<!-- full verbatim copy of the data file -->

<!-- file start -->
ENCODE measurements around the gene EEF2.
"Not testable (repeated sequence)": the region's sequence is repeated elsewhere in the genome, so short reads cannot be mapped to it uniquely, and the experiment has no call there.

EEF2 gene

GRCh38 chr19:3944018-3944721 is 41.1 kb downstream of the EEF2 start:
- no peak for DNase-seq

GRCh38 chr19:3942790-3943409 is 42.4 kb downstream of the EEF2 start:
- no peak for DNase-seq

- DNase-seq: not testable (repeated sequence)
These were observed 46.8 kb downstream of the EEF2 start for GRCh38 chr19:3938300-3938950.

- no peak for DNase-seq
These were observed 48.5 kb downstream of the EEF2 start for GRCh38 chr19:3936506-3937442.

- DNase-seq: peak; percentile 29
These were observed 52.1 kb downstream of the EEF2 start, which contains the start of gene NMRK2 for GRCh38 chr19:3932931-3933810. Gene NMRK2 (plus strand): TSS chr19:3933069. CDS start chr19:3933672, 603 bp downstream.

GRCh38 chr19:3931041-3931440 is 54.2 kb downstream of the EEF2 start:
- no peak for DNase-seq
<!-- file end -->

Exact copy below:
ENCODE measurements around the gene EEF2.
"Not testable (repeated sequence)": the region's sequence is repeated elsewhere in the genome, so short reads cannot be mapped to it uniquely, and the experiment has no call there.

EEF2 gene

GRCh38 chr19:3944018-3944721 is 41.1 kb downstream of the EEF2 start:
- no peak for DNase-seq

GRCh38 chr19:3942790-3943409 is 42.4 kb downstream of the EEF2 start:
- no peak for DNase-seq

- DNase-seq: not testable (repeated sequence)
These were observed 46.8 kb downstream of the EEF2 start for GRCh38 chr19:3938300-3938950.

- no peak for DNase-seq
These were observed 48.5 kb downstream of the EEF2 start for GRCh38 chr19:3936506-3937442.

- DNase-seq: peak; percentile 29
These were observed 52.1 kb downstream of the EEF2 start, which contains the start of gene NMRK2 for GRCh38 chr19:3932931-3933810. Gene NMRK2 (plus strand): TSS chr19:3933069. CDS start chr19:3933672, 603 bp downstream.

GRCh38 chr19:3931041-3931440 is 54.2 kb downstream of the EEF2 start:
- no peak for DNase-seq